OU MedicalCenterPriceListHCA

When is transparency not really transparent?

First: Whenever anyone does anything furthering the cause of transparency, we applaud.

So when HCA Holdings, the nation’s largest for-profit hospital chain, publishes price information, it’s easy to get excited.

HCA, you remember, was the subject of a two-part series in The New York Times in August 2012 — here’s one of the pieces —  pointing out that the chain was bought by private equity firms in 2006 and that in the intervening six years, financial successes had brought the purchasers “holdings to nearly three and a half times their initial investment in the $33 billion deal.”

“Among the secrets to HCA’s success: It figured out how to get more revenue from private insurance companies, patients and Medicare by billing much more aggressively for its services than ever before; it found ways to reduce emergency room overcrowding and expenses; and it experimented with new ways to reduce the

cost of its medical staff, a move that sometimes led to conflicts with doctors and nurses over concerns about patient care,” wrote the reporters, Julie Creswell and Reed Abelson.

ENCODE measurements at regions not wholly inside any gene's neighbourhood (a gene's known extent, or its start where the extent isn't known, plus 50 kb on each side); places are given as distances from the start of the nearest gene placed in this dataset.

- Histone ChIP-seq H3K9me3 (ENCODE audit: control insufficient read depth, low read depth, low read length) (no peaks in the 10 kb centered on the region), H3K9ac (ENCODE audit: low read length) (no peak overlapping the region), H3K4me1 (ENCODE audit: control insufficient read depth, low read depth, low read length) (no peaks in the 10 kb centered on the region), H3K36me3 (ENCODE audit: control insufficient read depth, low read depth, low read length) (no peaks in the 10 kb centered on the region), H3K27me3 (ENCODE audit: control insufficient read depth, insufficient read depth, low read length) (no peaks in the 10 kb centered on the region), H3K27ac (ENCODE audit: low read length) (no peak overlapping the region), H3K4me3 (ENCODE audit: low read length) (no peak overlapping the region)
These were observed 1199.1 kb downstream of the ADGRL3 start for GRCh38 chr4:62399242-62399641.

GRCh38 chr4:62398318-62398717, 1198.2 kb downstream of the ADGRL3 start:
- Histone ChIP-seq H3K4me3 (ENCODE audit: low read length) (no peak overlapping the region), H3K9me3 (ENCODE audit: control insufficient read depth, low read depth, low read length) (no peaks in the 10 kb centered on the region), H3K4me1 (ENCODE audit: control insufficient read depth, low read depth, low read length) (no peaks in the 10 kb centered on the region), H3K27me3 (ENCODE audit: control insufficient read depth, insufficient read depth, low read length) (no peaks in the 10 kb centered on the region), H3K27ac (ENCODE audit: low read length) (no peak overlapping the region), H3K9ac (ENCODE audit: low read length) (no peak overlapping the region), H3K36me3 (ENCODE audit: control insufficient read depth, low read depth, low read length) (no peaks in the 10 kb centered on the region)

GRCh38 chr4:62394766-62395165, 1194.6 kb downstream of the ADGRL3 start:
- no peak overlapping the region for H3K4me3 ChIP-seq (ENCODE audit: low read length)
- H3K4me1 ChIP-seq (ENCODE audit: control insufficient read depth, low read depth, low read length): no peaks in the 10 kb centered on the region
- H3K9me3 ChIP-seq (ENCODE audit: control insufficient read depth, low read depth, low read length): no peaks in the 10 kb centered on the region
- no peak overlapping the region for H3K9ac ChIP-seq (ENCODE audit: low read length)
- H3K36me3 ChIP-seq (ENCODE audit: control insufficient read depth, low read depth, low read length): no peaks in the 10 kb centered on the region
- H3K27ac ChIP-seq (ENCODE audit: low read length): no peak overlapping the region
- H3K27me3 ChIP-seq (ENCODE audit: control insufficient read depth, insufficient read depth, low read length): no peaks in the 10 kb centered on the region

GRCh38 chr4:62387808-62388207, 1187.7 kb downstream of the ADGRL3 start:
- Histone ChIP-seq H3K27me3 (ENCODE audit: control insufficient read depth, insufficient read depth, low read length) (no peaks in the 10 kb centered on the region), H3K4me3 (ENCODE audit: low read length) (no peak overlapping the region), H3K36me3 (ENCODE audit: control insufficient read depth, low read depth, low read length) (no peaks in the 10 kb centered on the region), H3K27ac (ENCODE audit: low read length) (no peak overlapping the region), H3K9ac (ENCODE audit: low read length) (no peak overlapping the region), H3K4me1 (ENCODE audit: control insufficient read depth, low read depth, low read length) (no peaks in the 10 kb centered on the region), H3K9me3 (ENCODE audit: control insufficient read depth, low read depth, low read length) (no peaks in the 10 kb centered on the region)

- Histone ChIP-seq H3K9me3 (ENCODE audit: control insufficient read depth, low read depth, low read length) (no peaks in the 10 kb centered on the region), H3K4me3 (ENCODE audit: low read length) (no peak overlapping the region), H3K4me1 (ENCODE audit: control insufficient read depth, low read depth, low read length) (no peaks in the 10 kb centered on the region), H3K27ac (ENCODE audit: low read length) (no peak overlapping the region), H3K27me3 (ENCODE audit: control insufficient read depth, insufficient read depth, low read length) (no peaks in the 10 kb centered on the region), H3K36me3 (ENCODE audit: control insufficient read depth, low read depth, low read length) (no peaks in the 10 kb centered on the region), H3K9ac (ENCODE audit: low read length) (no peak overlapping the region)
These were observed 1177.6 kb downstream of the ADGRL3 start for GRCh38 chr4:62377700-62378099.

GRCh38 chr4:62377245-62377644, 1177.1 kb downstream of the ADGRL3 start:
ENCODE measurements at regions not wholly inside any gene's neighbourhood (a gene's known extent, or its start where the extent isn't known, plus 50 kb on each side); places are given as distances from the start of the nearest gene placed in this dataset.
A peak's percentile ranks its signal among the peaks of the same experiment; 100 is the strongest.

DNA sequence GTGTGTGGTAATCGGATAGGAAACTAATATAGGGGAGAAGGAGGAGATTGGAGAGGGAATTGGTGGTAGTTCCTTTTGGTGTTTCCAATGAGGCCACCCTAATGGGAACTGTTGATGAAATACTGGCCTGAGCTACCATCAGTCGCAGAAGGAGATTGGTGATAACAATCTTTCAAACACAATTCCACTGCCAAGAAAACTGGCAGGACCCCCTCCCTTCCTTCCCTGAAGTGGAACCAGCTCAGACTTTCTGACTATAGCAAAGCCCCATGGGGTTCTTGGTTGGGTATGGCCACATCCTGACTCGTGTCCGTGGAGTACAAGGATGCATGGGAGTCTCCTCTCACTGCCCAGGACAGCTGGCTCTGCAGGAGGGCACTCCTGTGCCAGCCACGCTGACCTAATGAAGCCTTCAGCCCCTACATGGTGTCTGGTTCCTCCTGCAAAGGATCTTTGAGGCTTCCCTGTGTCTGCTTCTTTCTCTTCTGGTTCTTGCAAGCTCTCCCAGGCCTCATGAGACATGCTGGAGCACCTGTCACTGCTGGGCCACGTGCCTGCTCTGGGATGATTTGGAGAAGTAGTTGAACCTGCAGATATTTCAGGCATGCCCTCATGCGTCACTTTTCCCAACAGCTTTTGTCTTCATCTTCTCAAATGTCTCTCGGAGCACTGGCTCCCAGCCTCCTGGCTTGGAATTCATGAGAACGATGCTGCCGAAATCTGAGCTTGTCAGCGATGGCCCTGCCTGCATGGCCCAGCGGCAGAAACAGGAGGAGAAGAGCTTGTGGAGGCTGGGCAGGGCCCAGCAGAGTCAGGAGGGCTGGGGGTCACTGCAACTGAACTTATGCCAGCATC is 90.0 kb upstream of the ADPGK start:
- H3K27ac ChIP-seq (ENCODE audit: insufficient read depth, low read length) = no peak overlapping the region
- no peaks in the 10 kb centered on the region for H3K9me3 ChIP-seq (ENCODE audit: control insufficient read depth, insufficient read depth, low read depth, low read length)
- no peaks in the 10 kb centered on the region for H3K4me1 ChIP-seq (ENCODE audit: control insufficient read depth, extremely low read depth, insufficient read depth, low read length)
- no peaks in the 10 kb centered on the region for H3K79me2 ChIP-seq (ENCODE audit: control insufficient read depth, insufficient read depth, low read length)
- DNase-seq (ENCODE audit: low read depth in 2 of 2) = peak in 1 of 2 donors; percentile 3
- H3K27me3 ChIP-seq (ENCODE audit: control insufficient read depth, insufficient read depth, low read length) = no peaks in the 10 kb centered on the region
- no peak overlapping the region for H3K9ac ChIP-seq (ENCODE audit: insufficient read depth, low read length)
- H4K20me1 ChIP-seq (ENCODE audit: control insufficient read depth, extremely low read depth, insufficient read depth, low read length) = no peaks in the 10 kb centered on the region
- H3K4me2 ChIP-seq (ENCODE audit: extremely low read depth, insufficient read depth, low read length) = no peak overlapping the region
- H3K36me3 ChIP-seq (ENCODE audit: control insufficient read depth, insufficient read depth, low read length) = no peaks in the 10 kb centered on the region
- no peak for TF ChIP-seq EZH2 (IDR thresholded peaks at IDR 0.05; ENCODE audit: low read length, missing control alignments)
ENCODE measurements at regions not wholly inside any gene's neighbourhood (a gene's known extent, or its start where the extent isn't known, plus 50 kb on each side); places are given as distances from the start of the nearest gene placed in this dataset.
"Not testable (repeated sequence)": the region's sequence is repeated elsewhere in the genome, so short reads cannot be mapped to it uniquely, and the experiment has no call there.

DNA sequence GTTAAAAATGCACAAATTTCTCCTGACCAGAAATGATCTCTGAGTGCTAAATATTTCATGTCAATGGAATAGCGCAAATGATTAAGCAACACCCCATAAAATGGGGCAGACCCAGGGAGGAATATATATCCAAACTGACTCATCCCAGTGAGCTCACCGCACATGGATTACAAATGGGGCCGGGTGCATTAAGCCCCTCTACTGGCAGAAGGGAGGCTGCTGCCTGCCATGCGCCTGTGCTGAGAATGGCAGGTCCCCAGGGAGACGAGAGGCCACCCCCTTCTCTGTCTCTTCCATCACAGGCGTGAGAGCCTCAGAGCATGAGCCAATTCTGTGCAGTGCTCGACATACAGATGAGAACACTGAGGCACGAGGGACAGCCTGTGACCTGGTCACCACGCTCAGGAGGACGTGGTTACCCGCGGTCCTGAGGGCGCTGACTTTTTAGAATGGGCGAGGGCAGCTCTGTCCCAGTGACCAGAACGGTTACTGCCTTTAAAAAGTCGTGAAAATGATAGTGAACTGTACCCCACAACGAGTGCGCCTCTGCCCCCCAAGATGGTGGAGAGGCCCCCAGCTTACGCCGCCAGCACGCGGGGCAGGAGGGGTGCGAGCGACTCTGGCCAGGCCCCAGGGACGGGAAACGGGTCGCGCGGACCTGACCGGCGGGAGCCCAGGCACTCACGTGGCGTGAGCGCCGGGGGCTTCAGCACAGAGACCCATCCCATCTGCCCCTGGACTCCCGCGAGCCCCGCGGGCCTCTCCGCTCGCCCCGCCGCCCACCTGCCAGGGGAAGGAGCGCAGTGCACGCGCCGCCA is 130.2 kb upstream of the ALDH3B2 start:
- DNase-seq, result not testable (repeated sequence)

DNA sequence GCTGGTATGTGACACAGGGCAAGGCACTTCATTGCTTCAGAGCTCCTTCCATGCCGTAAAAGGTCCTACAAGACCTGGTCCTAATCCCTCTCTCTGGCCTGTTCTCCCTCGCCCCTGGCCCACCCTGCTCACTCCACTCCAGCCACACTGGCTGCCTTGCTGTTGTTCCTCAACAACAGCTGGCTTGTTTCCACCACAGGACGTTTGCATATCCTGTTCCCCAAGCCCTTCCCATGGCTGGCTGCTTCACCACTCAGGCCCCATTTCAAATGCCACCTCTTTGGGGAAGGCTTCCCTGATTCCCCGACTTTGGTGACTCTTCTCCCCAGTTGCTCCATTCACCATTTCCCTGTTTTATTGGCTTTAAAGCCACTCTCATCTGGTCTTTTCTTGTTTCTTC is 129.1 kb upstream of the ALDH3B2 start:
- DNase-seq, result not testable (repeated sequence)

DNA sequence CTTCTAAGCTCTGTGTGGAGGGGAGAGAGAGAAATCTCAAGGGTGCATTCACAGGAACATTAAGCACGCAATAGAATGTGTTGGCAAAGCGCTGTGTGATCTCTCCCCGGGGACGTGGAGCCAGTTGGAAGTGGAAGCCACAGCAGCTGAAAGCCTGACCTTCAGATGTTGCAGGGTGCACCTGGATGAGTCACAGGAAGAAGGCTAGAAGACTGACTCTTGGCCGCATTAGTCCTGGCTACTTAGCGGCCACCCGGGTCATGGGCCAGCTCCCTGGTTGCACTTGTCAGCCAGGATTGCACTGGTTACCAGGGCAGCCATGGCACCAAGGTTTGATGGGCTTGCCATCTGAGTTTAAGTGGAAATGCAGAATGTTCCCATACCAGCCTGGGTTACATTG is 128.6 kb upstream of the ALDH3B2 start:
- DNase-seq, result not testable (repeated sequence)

HCA said that all its decisions were motivated by a desire for better patient care.

If you go to the main site at HCA, you’ll find a pricing information page that offers a menu for hospital locations, then give charges for standard treatments, for cash patients and for insured patients. The chain has more than 160 hospitals in 20 states.

This apparently is not new; I found an online post from 2007 explaining that HCA was embracing transparency, and trumpeting it as a great move. So … let’s take a look. Here’s just one item.

At Presbyterian/St. Luke’s Medical Center & Rocky Mountain Hospital for Children in Colorado, a “C-Section Delivery of a Newborn:Delivery of single live-born infant newborn through an abdominal incision (Cesarean section).” costs $2,095 – $3,078 and a “Single Liveborn Born in Hospital by Cesarean Section – Baby’s Stay:Newborn delivered by cesarean section”  is priced at $691 – $12,393. (Boldface is ours.)